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Am using this system as my work laptop. Don't buy with Nvidia graphics, period. Both the proprietary and the reverse-engineered free drivers are a constant hassle. They don't like mixed architectures (32bit userland, 64bit kernel: important for being able to test both 32 and 64 bit software), they stop being supported much faster than your other software, they draw more battery power, they don't suspend and/or hibernate (and just what works may change with new releases, and you might need to shop around unaccelerated desktop variants to find one that doesn't crash with the set of kernel/architecture/driver you finally get to use).
And they finally go dead, and the program to replace them free has ended. Intel X3100 graphics: unnoticeable. Everything works without any special care. Gamers don't go for long-term viable hardware anyway, so just don't plan high-end gaming as a use case for this box and stay away from Nvidia (I've had other computers with AMD/ATI and that was at best marginally better: only Intel appears to get their act together right wholesale with their admittedly unspectacular graphics chips) as far as possible.
It makes sense to print out the assembly/disassembly instructions from Lenovo. The fans don't live forever (at least not noiselessly: the bearings will run out eventually under constant use) and replacing the fan assembly or the CPU underneath is a surprisingly involved operation. And a T9300 gives quite a bang for the buck these days but motherboards older than 08/2008 may require flashing a modified (non-original) BIOS to work painlessly with Penryn processors (the pain consisting of having to ESC through an obscure error message while booting).
The only worse thing is exchanging the PCcard assembly (if you want, say, an SDcard reader instead of a Smartcard reader underneath your PCcard slot): you need to separate all case parts as well as the motherboard from the main assembly to do that.
Do not undertake one of the larger disassembly/reassembly tasks unless you have a whole afternoon to get it finished: you don't want to end up with having a bunch of parts and screws lying around for days. Particularly if you are taking apart two laptops in parallel in order to swap out some stuff.
Currently running Ubuntu 12.04, which came preinstalled on a machine I got from ebay. Works very well. Will likely stick with Lenovo computers from now on.
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Is there anyone has tried to install Ubuntu 10 (10.04 or 10.10) on his/her T43?
I failed to install Ubuntu 10 on my T43 from both a valid live CD and from an ISO image, the reason was, i couldn't boot up successfully. After displayed the progress screen with Ubuntu logo in it, it stopped at a screen with some texts on it, but didn't give any detailed error messages.
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Have been running Fedora on my T61 since Fedora 10. Most all hotkeys work in gnome and xfce. Fingerprint reader works out of the box. Hdaps (Hard drive active protection system) installs, but the service daemon needs to be configured.
Ubuntu/Mint also work quite well out of the box with the gnome desktop. OpenSUSE 11.2 works well out of the box for both gnome and KDE versions.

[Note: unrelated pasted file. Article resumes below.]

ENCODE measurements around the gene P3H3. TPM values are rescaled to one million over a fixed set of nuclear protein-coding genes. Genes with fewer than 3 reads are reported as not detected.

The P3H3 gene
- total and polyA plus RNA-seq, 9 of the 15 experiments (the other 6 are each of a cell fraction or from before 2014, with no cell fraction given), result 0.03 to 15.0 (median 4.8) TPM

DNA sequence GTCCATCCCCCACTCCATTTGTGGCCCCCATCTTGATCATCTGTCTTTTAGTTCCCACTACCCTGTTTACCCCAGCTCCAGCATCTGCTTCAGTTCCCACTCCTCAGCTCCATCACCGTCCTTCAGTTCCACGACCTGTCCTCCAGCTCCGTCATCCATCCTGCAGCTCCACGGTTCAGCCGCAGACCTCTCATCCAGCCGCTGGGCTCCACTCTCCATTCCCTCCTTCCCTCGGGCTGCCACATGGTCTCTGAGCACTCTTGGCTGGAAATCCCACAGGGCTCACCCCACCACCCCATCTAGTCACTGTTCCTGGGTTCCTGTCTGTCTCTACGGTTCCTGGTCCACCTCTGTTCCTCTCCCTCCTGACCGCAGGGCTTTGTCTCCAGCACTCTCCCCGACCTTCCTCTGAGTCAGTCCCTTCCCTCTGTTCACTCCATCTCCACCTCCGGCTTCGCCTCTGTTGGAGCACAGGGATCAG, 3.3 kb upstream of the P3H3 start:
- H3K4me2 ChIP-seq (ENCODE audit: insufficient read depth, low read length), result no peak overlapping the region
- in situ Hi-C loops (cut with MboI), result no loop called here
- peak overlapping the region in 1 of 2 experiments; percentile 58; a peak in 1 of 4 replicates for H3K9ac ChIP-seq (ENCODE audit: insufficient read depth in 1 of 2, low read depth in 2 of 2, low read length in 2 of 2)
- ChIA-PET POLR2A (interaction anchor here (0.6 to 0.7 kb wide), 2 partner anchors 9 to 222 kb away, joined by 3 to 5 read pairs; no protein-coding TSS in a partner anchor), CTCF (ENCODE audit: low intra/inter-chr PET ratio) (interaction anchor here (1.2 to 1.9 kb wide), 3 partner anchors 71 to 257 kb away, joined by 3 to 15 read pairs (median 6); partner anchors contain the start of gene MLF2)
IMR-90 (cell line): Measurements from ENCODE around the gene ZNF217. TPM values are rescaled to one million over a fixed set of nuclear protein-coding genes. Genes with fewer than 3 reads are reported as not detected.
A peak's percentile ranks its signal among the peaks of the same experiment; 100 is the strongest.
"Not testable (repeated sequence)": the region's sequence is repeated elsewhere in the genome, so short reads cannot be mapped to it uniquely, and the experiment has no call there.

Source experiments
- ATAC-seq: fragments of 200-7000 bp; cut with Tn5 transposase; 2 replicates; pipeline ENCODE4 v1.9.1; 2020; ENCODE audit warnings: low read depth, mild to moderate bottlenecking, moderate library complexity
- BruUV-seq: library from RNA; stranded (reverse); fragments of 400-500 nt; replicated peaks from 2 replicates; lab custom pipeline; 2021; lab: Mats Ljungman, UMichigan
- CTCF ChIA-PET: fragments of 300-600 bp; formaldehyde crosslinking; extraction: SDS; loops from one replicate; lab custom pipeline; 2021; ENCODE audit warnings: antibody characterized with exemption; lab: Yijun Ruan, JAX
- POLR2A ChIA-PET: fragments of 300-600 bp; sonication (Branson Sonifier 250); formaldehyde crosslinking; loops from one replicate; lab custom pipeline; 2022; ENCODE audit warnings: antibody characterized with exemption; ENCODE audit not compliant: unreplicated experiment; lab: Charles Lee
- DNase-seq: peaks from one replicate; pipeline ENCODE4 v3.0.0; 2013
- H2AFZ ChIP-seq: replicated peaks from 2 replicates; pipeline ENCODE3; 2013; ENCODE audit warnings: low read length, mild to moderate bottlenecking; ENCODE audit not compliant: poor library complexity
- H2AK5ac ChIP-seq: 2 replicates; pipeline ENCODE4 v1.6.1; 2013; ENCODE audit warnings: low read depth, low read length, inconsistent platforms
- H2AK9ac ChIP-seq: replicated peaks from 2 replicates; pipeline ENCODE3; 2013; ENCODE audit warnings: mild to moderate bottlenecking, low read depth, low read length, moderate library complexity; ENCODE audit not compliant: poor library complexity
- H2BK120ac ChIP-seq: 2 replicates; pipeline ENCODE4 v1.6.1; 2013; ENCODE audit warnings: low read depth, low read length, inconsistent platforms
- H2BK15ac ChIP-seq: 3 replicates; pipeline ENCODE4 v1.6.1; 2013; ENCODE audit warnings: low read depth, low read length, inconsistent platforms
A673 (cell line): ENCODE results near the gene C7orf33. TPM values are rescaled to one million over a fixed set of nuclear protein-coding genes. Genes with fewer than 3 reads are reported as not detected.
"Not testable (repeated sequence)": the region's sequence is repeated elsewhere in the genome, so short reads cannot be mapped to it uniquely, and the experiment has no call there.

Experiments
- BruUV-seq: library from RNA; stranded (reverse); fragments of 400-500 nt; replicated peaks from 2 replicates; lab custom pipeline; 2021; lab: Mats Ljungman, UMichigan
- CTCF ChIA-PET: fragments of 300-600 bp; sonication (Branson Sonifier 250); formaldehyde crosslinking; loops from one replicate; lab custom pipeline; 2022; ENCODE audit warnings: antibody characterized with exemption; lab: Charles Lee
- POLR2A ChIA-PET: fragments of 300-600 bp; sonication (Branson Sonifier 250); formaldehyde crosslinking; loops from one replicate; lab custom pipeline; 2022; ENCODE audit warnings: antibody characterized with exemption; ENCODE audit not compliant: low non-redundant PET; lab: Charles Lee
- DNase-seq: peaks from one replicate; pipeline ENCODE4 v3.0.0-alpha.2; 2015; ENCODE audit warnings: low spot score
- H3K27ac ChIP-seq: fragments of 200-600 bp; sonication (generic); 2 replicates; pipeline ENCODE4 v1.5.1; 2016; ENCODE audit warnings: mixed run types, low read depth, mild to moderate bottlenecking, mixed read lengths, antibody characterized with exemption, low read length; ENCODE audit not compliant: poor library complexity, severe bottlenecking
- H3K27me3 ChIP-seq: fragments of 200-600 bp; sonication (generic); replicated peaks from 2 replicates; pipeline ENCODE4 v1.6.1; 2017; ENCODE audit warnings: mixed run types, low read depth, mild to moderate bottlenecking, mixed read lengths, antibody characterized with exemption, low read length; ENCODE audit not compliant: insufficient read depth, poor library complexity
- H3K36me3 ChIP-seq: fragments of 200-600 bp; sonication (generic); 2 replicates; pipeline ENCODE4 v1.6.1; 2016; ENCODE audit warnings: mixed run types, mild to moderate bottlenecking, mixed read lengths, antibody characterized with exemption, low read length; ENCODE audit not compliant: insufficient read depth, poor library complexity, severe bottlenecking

Basically, it is all about your flavor and functionality
Installed opensuse 11.2 KDE recently after running opensuse 11.0 for several years on my T61. 11.2 is definitely more install friendly than 11.0 - Everything worked out of the box, and it was very easy to add multimedia support.
Brother! How did you get the audio to work? It's been fighting me for 2 days now and I just can't get it running
I have been using Windows 7 for the last few months and really enjoying it. I decided to install Ubuntu 9.04 64 bit via Windows 7 which arranged auto dual boot. I found it worked really well that way. Everything worked straight out of the box including NVS 140M and my built in microphone. Skype also worked which was a major bonus.
It differs a lot to the time I installed 9.04 64 bit as the main OS. A lot of hardware didn't work straight out of the box and mic never came online. I can't tell you the reason why it worked a lot better installing Ubuntu along side Windows 7 rather than Ubuntu alone. I'm a newb, sorry.
debian 5 (lenny) is running good. The touchpad scroll bar (right side of touchpad) is delayed and scrolls long after you lift your finger, makes scrolling with touchpad almost impossible. battery life was horrible to start with, i got 1:30 on a 9-cell battery (win7 is getting twice that+). i installed laptop-mode-tools from synaptic and now I have 1:30 left and I'm at 66% battery so it seems to be working nicely. I believe the hdd wasn't spinning down when idle before…not sure though. it may be my wireless router (qwest stock modem/router) but it keeps messing up my /etc/resolf.conf i have to manually set dns back to opendns after dhcp (dhcp seems to set it to the router's address which fails to retrieve IPs from domain names).
#download laptop-mode-tools from synaptic#change /etc/resolv.conf to read: nameserver 188.8.131.52
Puppy Linux 4.2T61 model 7663-B22 1440×900 Nvidia Quadro NVS 140MDetailed specs.
Basic functionalities (audio, wifi, usb, etc.) but nvidia quadro+xorg. Native drivers don't support nvidia chipset in order to run xorg, so you're forced to use xvesa.To make nvidia quadro work and finally run xorg I had to install this package:
check also this thread for complete procedure (very easy):http://www.murga-linux.com/puppy/viewtopic.php?t=42910
Keyboard keys for volume/mute don't work, as well as Fn+F# keys. Only Fn funcionalities that are working are Fn+Home/End to control LCD luminosity and Fn-PgUp to light the white led.
T61 7664 18G 14.1” 1440×900 Nvidia Quadro NVS 140 Cpu T7300 2ghz dualcore 120gb 5400 hdd 2gb ram
Works out of the box with Ubuntu 9.04 and Kubuntu 9.04, and same goes for the Advanced mini dock.(Thinkfinger not tested.) Biosupdate by iso available from Lenovo support downloadpages and works fine on a Linux only machine.
HDAPS and SMAPI (HDDprotection and battery mgmt) available in general repos and works fine. All buttons (blue thinkvantagebutton not tested) works (change to T60/T61 keyboard). Mute-button works - but needs to be assigned to master in “general shortcuts”. Virtualisation-functionality for CPU works. ThinkLight works. Scrolling with trackpoint by following advices in thinkwiki.